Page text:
Melbourne Cup – Synthesising

The Melbourne Cup is an important tradition in Australian culture and sport. It is so important that all of Victoria has a public holiday.

So what is the Melbourne Cup. For reading, we are going to use our synthesising skills to learn about the Melbourne Cup by adding to our thoughts and possibly changing our thinking. We will track our thinking about the Melbourne Cup before, during and after reading. Tomorrow we will then turn our thoughts into a synthesising response to show how our thinking has developed.


Remembrance Day – Synthesising

Today is Remembrance Day. For reading we are going to look at a PowerPoint Presentation about Remembrance Day.

We are going to record our thinking before, during and after reading. We will then turn our thinking into a synthesising wheel.

Before reading I think…

During reading I have learnt…

After reading I now know…

Author Study: Roald Dahl & Synthesising

This term we are going to complete an author study on Roald Dahl, who has written many popular children books.

Today we are going to read a biography on Roald Dahl and synthesise while we read. Synthesising is a comprehension strategy that shows how our thinking can change about a text as we read.

When we synthesise we track our thinking about what we know before, during and after. 

Inquiry Tune in Week 1 – Australian History

This term you will be inquiring into Australia’s history. Today we will look at some major events and historical pieces of information that have shaped Australia. In the coming weeks you will inquire into a specific event that affected our country.


Explain what you know/think about Australia prior to the first fleet.

Describe two things that you have learnt about Australia prior to the first fleet.

Put your thinking into a synthesising wheel.


Explain what you know/think about the First Fleet.

Describe at least two things that you have learnt about the First Fleet.

Put your thinking into a synthesising wheel.



Explain what you know/think about federation.

Describe at two things that you have learnt about federation.

Put your thinking into a synthesising wheel.


Early Australia – Synthesising

Today we are going to use our synthesising skills to learn more about Australia’s history. When we read we can use our comprehension skills to learn new information and change our ideas and opinions that we may have had.

When we synthesise, we need to track our thinking. We can do this by tracking our thinking prior to reading, during reading and after reading.

– Before reading I think…

– I now think…

I now know…

I think…

After reading I think… I think this because…

Early Australia

When and where did the first people come from?
Humans probably began settling in Australia at least 50 000 years ago. It may even, according to some archaeologists, have been as long ago as 70 thousand years ago. No one knows how many different groups came to Australia, but it thought that the way some of the first people came was by moving along a chain of islands from Sulawesi (Sulawesi is in Borneo and is now part of Indonesia) and New Guinea. Others may have reached North Western Australia via Timor.

Settling across Australia.
These first Australians 
soon occupied much of Australia. Different groups had separate territory and they moved through their territory on foot, making pathways beside streams and rivers, or between water-holes. The different groups asked permission if they were wanting to pass through another group’s territory.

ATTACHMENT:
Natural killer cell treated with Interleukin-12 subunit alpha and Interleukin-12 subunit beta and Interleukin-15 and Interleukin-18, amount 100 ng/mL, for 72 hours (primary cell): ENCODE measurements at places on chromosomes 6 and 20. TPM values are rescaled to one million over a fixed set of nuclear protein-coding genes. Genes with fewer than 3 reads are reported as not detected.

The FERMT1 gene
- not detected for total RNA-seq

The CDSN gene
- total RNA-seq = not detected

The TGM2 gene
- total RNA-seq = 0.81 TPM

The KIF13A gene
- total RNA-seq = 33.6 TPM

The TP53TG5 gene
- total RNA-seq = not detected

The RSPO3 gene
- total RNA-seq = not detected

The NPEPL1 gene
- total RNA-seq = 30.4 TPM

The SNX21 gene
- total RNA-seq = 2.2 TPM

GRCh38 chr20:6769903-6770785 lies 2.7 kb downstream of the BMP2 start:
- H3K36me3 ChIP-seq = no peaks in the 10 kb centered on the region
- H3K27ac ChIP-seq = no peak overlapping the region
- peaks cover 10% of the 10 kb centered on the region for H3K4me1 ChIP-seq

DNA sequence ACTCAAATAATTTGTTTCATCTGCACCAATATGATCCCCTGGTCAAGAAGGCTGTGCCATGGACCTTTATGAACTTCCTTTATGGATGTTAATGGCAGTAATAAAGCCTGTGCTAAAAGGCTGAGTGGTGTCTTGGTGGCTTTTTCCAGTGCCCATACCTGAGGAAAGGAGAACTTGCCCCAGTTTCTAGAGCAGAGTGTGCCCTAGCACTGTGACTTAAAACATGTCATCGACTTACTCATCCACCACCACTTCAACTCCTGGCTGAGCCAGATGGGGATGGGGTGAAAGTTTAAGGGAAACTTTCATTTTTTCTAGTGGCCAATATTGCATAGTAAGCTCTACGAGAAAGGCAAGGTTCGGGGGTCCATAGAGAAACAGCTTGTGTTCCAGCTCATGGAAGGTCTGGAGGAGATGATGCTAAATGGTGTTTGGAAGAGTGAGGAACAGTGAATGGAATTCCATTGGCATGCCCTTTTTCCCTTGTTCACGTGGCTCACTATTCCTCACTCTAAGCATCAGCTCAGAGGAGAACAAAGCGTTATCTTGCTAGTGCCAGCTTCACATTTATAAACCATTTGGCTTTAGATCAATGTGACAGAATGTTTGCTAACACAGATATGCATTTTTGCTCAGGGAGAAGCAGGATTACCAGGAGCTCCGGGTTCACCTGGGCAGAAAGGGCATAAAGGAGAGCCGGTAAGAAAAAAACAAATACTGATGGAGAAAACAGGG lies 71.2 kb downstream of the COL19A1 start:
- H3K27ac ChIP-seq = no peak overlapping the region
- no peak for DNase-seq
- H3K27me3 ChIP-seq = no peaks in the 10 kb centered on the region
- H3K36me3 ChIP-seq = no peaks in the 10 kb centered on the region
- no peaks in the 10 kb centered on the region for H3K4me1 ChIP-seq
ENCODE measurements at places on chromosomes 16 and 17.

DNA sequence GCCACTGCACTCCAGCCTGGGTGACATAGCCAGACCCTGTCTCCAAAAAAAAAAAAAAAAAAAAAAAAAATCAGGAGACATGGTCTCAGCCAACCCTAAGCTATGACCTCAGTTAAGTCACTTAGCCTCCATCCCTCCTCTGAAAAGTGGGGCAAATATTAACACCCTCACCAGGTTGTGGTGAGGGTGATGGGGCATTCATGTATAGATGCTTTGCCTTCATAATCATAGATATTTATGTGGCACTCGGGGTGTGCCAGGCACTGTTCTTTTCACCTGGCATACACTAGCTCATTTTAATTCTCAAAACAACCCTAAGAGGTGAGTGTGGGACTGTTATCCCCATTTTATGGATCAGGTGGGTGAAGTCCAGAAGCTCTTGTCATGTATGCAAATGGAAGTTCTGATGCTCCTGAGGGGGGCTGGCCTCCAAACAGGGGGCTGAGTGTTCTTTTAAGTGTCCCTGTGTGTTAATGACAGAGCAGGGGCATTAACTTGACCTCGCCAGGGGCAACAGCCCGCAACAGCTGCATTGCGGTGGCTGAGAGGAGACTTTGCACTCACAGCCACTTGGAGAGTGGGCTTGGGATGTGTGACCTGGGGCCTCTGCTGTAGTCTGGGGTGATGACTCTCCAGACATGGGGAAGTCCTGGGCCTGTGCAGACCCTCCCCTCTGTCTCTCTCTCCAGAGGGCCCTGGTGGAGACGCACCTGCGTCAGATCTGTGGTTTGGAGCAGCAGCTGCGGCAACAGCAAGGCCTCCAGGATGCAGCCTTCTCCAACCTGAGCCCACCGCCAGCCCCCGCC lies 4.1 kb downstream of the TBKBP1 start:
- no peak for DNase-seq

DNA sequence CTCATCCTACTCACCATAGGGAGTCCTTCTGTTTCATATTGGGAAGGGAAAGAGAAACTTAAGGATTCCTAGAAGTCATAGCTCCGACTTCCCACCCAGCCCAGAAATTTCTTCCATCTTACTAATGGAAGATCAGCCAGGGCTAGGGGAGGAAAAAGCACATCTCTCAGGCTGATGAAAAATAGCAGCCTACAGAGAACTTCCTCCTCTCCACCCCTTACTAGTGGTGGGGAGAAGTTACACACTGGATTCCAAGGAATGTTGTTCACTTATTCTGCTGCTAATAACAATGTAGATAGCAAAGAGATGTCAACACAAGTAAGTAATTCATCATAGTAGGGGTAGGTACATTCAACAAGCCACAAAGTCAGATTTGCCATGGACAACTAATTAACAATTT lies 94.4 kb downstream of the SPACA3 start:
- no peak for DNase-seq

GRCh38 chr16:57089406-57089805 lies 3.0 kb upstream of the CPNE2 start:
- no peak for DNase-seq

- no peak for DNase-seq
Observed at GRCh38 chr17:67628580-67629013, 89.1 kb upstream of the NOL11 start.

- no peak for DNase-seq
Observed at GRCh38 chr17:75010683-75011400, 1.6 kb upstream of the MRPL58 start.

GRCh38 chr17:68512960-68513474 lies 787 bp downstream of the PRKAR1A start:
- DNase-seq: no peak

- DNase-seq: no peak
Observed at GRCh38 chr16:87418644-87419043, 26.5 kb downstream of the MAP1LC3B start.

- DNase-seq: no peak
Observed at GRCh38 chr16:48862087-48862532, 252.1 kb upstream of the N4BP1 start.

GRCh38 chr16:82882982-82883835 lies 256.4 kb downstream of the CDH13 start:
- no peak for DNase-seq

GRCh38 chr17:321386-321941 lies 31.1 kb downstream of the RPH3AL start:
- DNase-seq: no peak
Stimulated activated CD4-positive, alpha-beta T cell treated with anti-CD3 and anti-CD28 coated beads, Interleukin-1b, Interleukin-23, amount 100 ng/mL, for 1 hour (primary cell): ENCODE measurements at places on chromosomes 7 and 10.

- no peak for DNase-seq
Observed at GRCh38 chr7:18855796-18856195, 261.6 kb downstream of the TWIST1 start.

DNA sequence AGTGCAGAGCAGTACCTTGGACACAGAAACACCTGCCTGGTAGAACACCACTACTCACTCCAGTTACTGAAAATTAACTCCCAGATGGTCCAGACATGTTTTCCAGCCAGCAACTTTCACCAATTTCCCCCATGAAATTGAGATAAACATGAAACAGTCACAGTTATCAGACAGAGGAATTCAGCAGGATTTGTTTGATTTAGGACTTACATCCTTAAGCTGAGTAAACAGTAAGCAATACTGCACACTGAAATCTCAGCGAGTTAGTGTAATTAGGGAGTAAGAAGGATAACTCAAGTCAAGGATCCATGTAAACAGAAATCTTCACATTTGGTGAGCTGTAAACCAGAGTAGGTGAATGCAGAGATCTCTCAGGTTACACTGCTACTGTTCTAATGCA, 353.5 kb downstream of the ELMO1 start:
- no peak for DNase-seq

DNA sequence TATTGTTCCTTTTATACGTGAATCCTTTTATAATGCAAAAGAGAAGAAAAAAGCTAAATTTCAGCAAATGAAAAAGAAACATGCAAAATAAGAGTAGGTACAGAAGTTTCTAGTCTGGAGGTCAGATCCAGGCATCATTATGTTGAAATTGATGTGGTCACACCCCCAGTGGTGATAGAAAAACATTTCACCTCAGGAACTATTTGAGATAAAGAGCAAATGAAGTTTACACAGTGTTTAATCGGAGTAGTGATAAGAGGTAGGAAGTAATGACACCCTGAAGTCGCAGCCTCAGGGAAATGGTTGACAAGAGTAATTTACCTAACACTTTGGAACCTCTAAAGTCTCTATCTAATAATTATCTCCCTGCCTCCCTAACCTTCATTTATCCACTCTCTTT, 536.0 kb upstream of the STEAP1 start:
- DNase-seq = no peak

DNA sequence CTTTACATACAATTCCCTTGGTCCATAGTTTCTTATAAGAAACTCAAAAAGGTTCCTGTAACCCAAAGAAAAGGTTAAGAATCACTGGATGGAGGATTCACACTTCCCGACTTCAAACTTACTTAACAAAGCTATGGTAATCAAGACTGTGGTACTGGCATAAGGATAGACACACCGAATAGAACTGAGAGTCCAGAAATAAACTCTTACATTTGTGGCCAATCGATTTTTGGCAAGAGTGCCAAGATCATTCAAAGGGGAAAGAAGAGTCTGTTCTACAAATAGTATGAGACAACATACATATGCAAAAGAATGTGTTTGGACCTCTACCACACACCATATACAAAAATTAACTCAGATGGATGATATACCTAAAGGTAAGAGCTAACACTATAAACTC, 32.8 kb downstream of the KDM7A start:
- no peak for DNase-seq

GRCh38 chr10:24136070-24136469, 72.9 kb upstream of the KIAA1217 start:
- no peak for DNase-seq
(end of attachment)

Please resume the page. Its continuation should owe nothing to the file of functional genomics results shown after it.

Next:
Some groups of people settled on the islands in the Torres Strait and are known as Torres Strait Islanders. These Islanders and the Aboriginal people in Northern Australia made rafts and canoes and travelled across rivers and across the sea.
Those Aborigines who travelled south and crossed into the land we now call Tasmania,
(Tasmania was joined to the mainland of Australia until about 14 000 years ago) became separated from the mainland when the sea level rose.

How did they live?
Australian Aboriginal people were 
hunters and ate the animals they caught, they were alsogatherers of plants that could be eaten. They built shelters that were different in design, depending on the climate (the weather), and the season in their part of Australia. Clothing too varied, depending on the weather and the season.
Those groups that lived in the north traded with people who lived in New Guinea and with visiting sailors and fishermen from parts of what is now Indonesia.

The Aboriginal communities were run by older members of the group, known as elders. The Aboriginal people had their own laws, and languages, and through storytelling, rock art and bark paintings, they passed on their history to each new generation.

When did the first European explorers arrive?
In 1606 the first Europeans, (they were Dutch and from the Netherlands) to discover Australia were led by Willem Janszoon. These sailors explored the western side of Cape York, in the Gulf of Carpentaria. They made one landing, but when they were attacked by Aborigines they left!

In 1616, another Dutchman, Dirk Hartog landed on an island off the coast of Western Australia. The island is now called Dirk Hartog Island.

In 1642, a third Dutchman, Abel Tasman sailed to Tasmania, before discovering New Zealand, Fiji and visiting Papua New Guinea. He named Tasmania Van Diemen’s Land.

William Dampier
The first Englishman to see Australia was William Dampier (he’d once been a pirate!) He explored the north-west coast of Australia in 1699. Dampier was the first European to tell about seeing Australia’s ‘large hopping animals’!

In 1770, Captain James Cook was the first European to explore the eastern
coastline of Australia. 

If you use any of this information in your own work acknowledge this source in your bibliography like this:
Thomas, R. & Sydenham, S. The Discovery of Australia [Online] (2010)